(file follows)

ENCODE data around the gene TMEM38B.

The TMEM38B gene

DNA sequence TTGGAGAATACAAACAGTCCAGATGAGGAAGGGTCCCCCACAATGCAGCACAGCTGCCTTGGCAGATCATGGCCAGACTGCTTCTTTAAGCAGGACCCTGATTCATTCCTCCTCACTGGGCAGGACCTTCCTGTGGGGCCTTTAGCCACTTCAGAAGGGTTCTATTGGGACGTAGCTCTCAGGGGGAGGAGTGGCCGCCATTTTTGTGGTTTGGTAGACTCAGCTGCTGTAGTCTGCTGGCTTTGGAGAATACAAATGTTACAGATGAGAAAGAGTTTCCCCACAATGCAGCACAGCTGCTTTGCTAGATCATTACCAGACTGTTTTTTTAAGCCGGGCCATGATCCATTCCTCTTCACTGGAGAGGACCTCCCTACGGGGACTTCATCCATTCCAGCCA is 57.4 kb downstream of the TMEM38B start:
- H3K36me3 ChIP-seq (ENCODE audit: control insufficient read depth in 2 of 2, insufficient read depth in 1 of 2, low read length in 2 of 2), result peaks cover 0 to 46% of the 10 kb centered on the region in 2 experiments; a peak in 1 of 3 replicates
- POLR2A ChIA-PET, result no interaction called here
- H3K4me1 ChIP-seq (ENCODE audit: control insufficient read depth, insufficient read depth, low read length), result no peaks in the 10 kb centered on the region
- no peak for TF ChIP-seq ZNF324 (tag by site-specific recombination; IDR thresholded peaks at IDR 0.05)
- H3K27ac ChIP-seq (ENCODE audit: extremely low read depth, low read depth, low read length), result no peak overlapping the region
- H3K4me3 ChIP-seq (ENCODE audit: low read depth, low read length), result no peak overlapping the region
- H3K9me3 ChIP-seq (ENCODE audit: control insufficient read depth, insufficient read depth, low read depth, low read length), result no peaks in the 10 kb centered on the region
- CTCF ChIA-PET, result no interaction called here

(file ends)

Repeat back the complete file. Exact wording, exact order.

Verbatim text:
ENCODE data around the gene TMEM38B.

The TMEM38B gene

DNA sequence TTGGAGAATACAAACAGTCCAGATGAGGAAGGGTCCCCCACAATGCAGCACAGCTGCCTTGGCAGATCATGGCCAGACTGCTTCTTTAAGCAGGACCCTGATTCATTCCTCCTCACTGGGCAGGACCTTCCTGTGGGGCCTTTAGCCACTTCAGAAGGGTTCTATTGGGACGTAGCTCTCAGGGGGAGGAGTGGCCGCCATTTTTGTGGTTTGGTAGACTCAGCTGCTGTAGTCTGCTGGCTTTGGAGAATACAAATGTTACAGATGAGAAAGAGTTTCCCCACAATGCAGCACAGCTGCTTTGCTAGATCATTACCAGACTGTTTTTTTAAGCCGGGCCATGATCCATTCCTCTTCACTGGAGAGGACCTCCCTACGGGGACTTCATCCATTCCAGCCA is 57.4 kb downstream of the TMEM38B start:
- H3K36me3 ChIP-seq (ENCODE audit: control insufficient read depth in 2 of 2, insufficient read depth in 1 of 2, low read length in 2 of 2), result peaks cover 0 to 46% of the 10 kb centered on the region in 2 experiments; a peak in 1 of 3 replicates
- POLR2A ChIA-PET, result no interaction called here
- H3K4me1 ChIP-seq (ENCODE audit: control insufficient read depth, insufficient read depth, low read length), result no peaks in the 10 kb centered on the region
- no peak for TF ChIP-seq ZNF324 (tag by site-specific recombination; IDR thresholded peaks at IDR 0.05)
- H3K27ac ChIP-seq (ENCODE audit: extremely low read depth, low read depth, low read length), result no peak overlapping the region
- H3K4me3 ChIP-seq (ENCODE audit: low read depth, low read length), result no peak overlapping the region
- H3K9me3 ChIP-seq (ENCODE audit: control insufficient read depth, insufficient read depth, low read depth, low read length), result no peaks in the 10 kb centered on the region
- CTCF ChIA-PET, result no interaction called here